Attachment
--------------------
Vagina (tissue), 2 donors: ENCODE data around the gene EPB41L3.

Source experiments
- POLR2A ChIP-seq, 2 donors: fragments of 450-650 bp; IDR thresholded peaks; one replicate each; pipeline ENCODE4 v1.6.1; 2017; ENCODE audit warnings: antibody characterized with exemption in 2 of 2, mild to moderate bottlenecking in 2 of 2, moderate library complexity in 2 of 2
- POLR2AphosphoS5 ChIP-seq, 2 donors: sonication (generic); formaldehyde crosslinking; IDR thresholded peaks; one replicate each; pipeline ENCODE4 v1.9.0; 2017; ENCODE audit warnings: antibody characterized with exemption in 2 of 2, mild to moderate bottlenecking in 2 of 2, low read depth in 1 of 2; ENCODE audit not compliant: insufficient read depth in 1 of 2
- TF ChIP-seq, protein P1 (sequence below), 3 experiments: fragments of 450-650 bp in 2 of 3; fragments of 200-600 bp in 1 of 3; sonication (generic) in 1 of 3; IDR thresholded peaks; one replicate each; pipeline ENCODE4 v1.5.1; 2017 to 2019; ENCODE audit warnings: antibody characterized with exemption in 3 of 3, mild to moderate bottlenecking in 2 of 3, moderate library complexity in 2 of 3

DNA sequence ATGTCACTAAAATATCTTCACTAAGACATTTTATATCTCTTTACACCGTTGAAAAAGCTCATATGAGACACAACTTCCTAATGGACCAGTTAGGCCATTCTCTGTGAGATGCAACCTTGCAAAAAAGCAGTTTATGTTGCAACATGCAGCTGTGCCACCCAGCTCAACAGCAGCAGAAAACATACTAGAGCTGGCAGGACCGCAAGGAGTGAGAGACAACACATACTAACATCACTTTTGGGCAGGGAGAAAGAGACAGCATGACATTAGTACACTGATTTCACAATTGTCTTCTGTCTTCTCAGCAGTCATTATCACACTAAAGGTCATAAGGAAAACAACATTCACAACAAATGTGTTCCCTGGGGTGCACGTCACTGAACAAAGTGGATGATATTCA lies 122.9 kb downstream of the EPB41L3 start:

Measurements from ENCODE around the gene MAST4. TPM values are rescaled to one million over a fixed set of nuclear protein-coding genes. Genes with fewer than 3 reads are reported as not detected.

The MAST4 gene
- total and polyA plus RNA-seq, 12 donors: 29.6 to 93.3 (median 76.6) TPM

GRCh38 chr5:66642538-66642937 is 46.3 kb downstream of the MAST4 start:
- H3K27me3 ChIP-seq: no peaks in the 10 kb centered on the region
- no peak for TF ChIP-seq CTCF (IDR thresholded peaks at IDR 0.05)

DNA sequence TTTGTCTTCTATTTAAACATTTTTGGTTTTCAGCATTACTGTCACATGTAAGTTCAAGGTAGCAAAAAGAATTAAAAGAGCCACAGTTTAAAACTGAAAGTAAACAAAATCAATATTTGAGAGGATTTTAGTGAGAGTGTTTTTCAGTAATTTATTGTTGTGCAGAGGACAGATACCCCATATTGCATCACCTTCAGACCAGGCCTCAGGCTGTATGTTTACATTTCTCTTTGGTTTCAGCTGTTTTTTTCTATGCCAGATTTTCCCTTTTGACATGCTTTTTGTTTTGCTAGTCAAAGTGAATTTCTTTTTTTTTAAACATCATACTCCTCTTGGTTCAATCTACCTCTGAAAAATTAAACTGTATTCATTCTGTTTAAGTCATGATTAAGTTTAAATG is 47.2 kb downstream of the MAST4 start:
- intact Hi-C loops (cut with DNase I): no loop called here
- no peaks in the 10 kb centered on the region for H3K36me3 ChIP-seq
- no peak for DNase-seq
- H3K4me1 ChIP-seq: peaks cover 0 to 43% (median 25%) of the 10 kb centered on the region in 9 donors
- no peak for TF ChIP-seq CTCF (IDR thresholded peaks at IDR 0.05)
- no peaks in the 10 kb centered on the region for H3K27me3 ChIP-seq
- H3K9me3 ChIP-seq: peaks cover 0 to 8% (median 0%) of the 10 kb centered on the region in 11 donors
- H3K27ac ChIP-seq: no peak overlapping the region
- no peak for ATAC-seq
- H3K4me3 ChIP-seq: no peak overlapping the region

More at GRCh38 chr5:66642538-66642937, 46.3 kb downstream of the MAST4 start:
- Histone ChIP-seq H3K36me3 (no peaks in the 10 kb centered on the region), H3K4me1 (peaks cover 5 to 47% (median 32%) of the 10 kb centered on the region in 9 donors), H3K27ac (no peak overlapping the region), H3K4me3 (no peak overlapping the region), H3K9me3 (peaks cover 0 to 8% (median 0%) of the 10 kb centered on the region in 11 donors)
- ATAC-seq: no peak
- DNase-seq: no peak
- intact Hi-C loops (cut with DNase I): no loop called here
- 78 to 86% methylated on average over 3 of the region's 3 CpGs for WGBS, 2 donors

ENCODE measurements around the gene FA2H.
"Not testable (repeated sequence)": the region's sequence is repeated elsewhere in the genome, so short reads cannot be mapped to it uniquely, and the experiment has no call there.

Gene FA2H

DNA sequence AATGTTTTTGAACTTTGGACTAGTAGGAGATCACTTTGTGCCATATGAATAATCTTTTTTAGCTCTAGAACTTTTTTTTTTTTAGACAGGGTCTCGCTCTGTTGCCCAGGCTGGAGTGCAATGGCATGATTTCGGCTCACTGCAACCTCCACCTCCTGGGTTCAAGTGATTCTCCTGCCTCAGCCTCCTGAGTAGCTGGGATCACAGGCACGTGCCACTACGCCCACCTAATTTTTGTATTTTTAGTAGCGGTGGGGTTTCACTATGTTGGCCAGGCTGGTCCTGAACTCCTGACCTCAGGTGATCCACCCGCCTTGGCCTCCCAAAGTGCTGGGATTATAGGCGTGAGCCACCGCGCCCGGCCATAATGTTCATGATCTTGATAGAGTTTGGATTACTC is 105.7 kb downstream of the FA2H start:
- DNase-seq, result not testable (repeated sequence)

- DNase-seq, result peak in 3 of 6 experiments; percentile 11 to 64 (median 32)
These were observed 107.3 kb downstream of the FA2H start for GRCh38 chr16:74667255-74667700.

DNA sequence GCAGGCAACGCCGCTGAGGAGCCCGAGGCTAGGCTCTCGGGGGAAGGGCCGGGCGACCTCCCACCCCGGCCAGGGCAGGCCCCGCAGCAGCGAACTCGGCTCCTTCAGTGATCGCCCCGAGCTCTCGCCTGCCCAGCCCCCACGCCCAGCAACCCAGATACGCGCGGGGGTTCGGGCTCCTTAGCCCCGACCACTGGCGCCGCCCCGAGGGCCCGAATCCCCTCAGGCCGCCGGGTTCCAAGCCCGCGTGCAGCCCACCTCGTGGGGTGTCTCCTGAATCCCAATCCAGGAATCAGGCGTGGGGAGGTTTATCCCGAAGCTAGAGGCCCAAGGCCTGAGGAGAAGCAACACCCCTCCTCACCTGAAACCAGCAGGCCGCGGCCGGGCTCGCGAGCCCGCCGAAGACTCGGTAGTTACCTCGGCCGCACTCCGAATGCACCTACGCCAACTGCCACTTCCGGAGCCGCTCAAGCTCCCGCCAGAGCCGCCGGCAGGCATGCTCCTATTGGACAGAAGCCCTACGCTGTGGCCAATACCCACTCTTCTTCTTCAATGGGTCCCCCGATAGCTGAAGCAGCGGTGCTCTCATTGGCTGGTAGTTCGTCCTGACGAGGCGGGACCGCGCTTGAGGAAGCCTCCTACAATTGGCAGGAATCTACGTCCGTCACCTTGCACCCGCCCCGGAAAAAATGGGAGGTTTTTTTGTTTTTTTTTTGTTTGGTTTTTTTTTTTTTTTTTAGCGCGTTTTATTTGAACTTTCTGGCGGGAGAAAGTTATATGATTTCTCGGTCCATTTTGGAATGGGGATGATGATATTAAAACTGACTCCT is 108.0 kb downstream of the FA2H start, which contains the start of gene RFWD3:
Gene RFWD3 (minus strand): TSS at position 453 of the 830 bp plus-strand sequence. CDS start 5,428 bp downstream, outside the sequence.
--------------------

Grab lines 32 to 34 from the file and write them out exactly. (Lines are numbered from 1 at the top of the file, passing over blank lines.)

Gene FA2H

DNA sequence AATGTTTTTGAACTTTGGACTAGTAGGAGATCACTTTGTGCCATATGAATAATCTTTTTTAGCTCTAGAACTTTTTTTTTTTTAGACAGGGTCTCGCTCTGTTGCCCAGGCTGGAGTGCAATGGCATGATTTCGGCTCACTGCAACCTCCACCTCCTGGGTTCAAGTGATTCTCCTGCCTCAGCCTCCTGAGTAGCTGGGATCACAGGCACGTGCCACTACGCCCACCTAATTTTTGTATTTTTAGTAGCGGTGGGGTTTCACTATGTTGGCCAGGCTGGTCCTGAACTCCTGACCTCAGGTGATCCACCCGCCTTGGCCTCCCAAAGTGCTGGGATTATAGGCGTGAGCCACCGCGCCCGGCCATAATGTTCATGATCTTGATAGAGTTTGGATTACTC is 105.7 kb downstream of the FA2H start:
- DNase-seq, result not testable (repeated sequence)